Basketball still taking baby steps

The Namibian Basketball Federation, while speaking to The Villager this week said it has no plans to compete for international rankings, as it continues to hurdle over funding challenges.

Namibia this far only has an under 17 and an under 20 team that actively participate in the Southern African games. NBF, Secretary General Ramah Mumba said, the federation has not had luck with a senior national team as there is not a consistent team that participates.

“We have no official program for that. It’s something for the future. Our focus is not with national team, our focus is on grassroots, coaches and officials development”, he said.

The Federation says it is not concerned about the ranking Namibia has in Africa or FIBA, as its focus is on Namibian basketball development for the next 10 years. Only then will it think about strengthening itself for international competitions. “Like every sport code, we have challenges, funding is something that will always be an issue whether you are a top sport code or not. With or without funding we are moving forward with our programs there we are currently doing and implementing”, Mumba said.

The federation has started open programs in Windhoek which have also been intended for other regions, it will have coaching and officials clinic all over Namibia with levels. “We will have Senior, Secondary and Primary school leagues running. This year we will collaborate with NSSU to ensure basketball is played at most schools in Namibia and we as a federation will provide clinics for teachers to administer and coach basketball”, Mumba said.

Last year, the federation expressed challenges due to the lack of new breeds coming into the league and that it now had to look into tapping into primary and secondary schools to keep the sport alive. Last year, Joachim Spagele of the Basketball Association of BadenWeurttemberg (BBW) was appointed by the German Basketball League as commissioner in Namibia to turn around the sport and improve its profile in the country.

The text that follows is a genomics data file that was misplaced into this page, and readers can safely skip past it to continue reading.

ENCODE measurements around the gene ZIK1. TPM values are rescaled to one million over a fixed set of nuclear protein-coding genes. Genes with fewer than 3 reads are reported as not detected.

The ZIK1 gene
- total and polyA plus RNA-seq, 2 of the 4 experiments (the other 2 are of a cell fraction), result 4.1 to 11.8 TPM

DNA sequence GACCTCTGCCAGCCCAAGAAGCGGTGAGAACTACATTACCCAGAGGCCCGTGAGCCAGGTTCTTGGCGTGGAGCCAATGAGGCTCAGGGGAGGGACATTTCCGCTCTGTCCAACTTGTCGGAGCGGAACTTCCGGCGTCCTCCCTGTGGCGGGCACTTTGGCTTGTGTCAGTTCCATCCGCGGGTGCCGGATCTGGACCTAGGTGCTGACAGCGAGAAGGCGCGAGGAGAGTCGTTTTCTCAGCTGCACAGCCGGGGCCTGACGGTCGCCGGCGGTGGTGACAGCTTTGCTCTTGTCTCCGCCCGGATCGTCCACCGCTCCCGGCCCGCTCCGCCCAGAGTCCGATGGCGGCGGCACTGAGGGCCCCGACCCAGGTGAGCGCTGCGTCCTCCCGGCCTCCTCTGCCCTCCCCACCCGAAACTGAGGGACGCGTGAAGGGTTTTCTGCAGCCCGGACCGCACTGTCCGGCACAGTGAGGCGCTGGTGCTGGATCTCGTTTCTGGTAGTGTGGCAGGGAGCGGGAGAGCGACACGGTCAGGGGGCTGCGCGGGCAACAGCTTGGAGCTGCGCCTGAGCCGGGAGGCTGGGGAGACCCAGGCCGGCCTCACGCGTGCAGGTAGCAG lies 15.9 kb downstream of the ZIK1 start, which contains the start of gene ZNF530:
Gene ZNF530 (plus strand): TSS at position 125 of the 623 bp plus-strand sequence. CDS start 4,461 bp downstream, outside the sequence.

Namibia was the only African country whom help was extended as far as Basketball is concerned. The survival of the sport had to turn to parents to support their children in participating in the sport.

Last year, the Namibian Sports Commission also had meetings to discuss the prioritization of sports codes and required the submission of development plans for sports codes to benefit from the development grants. In 2014, The Villager spoke to the federation, which was then operating without executive members since the resignation of its then president, George Simata in April of 2014.

Basketball used to be a favourite sport in areas like Rundu, Katima and Windhoek in its heyday but all that is left now are nostalgic memories of the past. Research done by The Villager Sport also indicate that the bulk of the facilities set aside for the sport at a community level are fast turning into white elephants.